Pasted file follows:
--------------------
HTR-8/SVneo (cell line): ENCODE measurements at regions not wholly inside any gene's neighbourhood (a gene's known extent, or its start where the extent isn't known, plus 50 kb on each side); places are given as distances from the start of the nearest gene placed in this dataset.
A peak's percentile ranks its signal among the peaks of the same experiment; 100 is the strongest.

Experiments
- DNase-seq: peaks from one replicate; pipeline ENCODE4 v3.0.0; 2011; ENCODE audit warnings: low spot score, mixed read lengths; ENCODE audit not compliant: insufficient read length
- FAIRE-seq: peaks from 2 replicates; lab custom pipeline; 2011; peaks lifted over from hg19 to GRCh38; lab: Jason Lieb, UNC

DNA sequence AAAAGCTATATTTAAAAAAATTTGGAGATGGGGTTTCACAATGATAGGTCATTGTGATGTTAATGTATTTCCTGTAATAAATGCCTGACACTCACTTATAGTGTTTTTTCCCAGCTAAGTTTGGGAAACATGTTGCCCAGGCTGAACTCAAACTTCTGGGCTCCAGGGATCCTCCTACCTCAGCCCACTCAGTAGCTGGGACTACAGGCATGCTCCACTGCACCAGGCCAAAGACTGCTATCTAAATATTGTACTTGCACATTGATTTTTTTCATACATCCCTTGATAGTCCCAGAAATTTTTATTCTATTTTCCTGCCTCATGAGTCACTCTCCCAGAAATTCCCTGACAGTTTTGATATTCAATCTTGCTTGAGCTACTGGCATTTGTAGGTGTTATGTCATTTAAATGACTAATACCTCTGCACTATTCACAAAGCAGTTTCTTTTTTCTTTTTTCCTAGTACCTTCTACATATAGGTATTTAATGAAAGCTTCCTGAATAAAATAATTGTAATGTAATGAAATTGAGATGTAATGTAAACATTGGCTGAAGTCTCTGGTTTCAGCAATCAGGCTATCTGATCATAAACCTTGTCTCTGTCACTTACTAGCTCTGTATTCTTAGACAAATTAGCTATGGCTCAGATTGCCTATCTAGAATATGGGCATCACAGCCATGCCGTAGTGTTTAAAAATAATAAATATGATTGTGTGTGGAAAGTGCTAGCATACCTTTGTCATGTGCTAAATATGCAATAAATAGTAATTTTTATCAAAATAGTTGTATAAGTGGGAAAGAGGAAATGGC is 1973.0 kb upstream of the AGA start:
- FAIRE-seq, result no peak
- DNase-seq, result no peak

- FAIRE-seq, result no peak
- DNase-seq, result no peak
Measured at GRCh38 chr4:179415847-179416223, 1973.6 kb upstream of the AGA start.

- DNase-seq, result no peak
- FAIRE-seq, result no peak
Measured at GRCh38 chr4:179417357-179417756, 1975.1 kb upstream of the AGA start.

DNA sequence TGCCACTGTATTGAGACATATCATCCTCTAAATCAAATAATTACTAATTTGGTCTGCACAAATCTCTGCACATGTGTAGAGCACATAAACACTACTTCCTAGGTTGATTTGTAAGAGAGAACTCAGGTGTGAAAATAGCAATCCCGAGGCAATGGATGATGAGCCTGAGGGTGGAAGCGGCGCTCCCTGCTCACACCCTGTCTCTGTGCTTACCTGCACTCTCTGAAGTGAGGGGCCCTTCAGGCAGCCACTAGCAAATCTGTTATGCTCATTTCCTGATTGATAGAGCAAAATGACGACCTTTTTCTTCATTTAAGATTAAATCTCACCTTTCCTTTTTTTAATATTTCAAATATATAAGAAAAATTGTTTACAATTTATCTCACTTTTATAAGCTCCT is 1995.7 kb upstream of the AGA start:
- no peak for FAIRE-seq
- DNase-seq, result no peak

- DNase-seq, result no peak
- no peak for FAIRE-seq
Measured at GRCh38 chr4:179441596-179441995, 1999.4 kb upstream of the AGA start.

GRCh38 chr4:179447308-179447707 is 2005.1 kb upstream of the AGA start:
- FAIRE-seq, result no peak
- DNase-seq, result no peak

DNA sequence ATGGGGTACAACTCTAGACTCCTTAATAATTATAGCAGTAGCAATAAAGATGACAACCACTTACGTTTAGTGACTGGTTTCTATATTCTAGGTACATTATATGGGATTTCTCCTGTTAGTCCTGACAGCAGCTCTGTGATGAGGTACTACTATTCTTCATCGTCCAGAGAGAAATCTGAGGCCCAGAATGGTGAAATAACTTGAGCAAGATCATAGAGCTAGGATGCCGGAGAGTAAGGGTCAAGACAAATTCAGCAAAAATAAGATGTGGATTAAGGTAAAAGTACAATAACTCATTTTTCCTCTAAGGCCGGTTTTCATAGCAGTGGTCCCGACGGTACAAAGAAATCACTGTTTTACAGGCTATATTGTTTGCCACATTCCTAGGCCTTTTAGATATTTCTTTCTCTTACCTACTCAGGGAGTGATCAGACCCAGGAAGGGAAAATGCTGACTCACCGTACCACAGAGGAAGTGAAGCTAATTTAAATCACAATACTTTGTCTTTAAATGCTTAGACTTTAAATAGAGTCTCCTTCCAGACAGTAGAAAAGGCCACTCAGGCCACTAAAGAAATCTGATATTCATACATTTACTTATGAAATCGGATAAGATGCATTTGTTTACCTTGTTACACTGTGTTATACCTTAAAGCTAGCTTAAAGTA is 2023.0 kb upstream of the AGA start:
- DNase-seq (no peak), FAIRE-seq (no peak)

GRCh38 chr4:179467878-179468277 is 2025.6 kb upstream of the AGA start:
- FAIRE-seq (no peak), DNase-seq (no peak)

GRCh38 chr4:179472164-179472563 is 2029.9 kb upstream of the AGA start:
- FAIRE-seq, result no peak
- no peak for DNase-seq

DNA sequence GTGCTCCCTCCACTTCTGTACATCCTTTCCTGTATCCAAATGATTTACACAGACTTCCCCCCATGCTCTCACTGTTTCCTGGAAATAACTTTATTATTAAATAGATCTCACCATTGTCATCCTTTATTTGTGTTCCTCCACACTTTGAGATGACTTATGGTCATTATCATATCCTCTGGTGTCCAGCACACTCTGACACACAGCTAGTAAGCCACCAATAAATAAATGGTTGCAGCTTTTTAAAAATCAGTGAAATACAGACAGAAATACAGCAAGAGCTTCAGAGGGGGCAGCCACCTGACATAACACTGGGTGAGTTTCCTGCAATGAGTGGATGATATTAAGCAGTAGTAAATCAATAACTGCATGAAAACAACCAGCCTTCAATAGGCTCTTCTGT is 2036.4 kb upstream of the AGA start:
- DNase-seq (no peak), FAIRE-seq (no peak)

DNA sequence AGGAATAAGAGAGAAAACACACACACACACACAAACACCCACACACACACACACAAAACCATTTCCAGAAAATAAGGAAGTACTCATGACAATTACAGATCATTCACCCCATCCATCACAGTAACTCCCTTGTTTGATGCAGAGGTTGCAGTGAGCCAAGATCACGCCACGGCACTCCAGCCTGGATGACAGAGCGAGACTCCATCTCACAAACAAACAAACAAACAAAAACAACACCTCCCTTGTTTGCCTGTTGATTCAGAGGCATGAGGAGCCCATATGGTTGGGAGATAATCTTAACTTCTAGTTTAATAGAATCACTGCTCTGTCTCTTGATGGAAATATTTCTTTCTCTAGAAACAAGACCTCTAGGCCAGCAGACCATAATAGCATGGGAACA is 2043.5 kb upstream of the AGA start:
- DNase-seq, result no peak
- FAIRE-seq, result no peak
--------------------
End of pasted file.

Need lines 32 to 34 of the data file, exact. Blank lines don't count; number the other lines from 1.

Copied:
- DNase-seq (no peak), FAIRE-seq (no peak)

DNA sequence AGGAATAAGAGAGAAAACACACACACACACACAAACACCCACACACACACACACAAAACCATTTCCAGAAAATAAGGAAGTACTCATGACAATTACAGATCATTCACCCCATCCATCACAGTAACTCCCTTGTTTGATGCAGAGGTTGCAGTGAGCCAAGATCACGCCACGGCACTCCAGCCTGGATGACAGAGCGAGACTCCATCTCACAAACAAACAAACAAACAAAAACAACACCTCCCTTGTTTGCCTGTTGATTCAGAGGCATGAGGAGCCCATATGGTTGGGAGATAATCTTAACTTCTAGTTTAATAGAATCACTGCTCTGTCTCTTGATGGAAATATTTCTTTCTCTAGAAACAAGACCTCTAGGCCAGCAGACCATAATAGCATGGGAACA is 2043.5 kb upstream of the AGA start:
- DNase-seq, result no peak